John Boehner has enjoyed highs and lows during his quarter-century in Congress, but an intimate moment with Pope Francis — one day before the Republican resigned as U.S. House speaker — may be the one he treasures the most.
Boehner is Catholic, the son of a tavern owner, and no one was more proud — and perhaps more teary-eyed — than the speaker himself as the pontiff made his historic visit to Congress Thursday, a dream Boehner described as 20 years in the making.
“Was I emotional yesterday? I think I was,” Boehner admitted Friday.
And while he insisted the pope had no bearing on his resignation announcement, the coincidence was noteworthy. The pope’s Capitol Hill stop received wall-to-wall television coverage, and Boehner featured prominently — seen over the pope’s shoulder as he addressed Congress, and at his side as Francis spoke to thousands on the west side of the Capitol building.
But Boehner, one of 12 children from modest means, revealed a moment of intimacy between himself and the world’s most powerful Catholic.
“As the pope and I were getting ready to exit the building, we found ourselves alone,” Boehner said during his resignation announcement.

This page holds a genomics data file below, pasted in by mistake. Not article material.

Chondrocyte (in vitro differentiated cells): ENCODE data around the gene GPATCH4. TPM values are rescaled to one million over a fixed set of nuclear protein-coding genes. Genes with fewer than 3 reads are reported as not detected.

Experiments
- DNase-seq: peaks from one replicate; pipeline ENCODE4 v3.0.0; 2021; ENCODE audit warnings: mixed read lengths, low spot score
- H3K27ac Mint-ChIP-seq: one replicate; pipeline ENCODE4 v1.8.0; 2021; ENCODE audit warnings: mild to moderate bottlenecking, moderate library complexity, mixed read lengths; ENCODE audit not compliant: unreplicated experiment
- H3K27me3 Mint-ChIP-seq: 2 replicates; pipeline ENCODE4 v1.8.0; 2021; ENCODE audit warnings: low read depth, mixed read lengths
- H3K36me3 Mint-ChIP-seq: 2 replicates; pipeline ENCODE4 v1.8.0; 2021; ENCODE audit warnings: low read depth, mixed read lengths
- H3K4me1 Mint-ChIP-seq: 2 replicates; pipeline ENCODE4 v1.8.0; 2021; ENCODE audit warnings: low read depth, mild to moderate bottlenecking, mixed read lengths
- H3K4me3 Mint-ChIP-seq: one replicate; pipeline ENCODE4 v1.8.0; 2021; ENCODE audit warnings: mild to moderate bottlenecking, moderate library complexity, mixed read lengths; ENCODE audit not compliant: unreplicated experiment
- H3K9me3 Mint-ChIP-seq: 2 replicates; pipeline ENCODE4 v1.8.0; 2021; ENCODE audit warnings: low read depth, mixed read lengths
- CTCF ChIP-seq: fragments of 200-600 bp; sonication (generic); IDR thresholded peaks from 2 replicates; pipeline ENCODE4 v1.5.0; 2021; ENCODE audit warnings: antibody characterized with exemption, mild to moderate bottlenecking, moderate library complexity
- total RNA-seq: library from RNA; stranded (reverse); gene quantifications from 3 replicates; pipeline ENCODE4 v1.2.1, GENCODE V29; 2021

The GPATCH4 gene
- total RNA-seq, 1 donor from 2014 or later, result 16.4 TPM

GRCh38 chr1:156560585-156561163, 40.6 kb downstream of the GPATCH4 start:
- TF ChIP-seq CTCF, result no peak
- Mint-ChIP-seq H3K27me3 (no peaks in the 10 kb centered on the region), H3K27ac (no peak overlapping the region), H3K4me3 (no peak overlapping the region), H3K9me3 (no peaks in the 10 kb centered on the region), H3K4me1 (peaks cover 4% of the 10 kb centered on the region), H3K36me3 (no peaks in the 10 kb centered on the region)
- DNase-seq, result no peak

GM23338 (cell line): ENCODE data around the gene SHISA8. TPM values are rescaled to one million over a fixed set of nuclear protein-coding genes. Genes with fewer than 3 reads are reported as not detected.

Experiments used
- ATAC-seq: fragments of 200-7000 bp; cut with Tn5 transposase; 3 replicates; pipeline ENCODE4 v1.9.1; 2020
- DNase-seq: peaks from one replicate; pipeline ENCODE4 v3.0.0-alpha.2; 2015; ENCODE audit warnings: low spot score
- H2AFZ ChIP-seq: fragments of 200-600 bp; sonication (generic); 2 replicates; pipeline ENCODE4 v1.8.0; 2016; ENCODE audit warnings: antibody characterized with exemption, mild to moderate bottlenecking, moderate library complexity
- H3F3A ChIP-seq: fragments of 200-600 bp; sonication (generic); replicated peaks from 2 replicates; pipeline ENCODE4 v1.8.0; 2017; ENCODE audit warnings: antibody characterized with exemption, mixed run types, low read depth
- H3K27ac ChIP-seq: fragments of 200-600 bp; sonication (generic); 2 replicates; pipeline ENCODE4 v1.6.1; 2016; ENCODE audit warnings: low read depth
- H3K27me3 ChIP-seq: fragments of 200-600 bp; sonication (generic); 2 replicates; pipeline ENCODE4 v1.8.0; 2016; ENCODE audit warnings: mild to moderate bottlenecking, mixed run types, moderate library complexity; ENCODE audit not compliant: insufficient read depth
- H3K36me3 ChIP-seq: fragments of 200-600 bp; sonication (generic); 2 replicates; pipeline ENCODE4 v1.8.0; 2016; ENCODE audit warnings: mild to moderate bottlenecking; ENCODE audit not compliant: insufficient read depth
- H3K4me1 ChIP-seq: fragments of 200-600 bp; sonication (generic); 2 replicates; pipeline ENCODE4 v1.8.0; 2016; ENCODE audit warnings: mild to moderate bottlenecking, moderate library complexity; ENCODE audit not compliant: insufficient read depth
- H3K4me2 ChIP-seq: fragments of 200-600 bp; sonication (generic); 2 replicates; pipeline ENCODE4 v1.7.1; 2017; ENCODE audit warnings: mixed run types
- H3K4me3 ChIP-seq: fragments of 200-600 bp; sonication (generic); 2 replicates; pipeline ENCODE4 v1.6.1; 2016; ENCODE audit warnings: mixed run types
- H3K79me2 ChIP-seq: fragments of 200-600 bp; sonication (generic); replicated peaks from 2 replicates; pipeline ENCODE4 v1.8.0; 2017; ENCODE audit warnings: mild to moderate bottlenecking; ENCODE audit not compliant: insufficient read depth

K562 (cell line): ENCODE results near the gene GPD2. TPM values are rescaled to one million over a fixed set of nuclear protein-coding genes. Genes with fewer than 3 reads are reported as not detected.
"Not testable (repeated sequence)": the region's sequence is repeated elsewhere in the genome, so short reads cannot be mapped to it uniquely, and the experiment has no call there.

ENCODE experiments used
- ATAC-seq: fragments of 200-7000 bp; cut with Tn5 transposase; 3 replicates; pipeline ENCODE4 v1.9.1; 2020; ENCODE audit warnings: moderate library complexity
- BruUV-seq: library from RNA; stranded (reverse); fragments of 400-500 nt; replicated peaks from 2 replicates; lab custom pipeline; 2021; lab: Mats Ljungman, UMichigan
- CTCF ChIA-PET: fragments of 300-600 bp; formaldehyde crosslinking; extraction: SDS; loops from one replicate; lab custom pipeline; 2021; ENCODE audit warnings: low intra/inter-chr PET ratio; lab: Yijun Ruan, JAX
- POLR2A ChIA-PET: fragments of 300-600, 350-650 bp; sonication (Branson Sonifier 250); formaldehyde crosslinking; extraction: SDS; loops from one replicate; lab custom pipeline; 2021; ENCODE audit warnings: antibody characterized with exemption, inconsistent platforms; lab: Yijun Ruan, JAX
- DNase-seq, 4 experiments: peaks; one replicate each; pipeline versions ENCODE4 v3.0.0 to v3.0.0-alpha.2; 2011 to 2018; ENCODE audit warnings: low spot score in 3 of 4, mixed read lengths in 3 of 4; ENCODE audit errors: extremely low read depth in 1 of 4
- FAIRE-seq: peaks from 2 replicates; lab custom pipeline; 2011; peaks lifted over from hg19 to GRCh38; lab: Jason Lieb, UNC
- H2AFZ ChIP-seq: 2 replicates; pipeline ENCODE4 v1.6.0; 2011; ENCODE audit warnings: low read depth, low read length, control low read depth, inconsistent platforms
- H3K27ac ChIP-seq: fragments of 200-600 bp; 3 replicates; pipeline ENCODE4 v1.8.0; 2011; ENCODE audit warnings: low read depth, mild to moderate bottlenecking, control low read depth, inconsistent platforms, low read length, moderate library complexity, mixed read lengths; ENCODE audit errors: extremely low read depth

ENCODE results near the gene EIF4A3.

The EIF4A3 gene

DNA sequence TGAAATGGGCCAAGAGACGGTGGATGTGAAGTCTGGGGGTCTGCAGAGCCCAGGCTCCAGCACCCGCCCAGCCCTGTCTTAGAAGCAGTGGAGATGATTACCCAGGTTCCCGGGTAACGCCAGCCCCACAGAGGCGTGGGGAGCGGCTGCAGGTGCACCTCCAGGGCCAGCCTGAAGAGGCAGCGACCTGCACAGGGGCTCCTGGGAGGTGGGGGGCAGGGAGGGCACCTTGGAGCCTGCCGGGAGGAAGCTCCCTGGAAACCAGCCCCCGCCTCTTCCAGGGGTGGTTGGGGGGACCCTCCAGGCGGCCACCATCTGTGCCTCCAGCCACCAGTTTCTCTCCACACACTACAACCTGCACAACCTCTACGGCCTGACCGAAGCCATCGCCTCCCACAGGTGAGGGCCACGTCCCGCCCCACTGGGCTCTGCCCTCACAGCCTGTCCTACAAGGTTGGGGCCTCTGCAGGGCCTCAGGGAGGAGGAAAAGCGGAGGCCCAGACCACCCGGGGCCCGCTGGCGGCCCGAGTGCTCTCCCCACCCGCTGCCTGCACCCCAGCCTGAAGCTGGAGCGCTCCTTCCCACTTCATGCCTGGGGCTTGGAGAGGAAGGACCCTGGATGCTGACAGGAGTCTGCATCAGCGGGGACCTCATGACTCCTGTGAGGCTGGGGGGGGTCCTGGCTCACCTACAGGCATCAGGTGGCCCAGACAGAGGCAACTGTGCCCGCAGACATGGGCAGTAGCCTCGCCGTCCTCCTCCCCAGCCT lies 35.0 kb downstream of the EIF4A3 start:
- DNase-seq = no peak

“The pope grabbed my left arm, and said some very kind words to me about my commitment to kids and education,” he added.
“And the pope puts his arm around me, and kind of pulls me to him and says, ‘Please pray for me,'” Boehner said, his eyes moistening as he recalled the moment.
“Well, who am I to pray for the pope? But I did.”
One might assume Francis spared a thought for the House speaker as well, although Boehner did not say whether he discussed his potential departure with His Holiness.
The pope waded into controversial political territory in his congressional speech, calling for an embrace of millions of undocumented immigrants, more action to fight climate change and abolition of the death penalty — positions more in line with progressive Democrats than rank-and-file Republicans.
“I hope we will all heed his call to live by the golden rule,” Boehner said.
The Ohioan said he once again started to think about his political future at the end of the momentous day with the pontiff. He huddled Thursday night with his chief of staff who urged him to sleep on it. Boehner talked it over with his wife, Debbie.
It was a “bittersweet day” for Boehner, House Appropriations Committee Chairman Hal Rogers said.
“He lived that dream yesterday, but all the while he must have been thinking so much about the upcoming decision that he would announce to us today.”
On Friday, with a government shutdown looming, far-right Republicans demanding more conservative action, and the need to raise the U.S. borrowing ceiling fast approaching, Boehner decided to call it quits.
“This morning I woke up, and walked up to Starbucks as usual and got my coffee and came back and read, and walked up to Pete’s Diner (Boehner’s breakfast joint in Washington)… and got home and thought, ‘Yep, I think that today’s the day.'”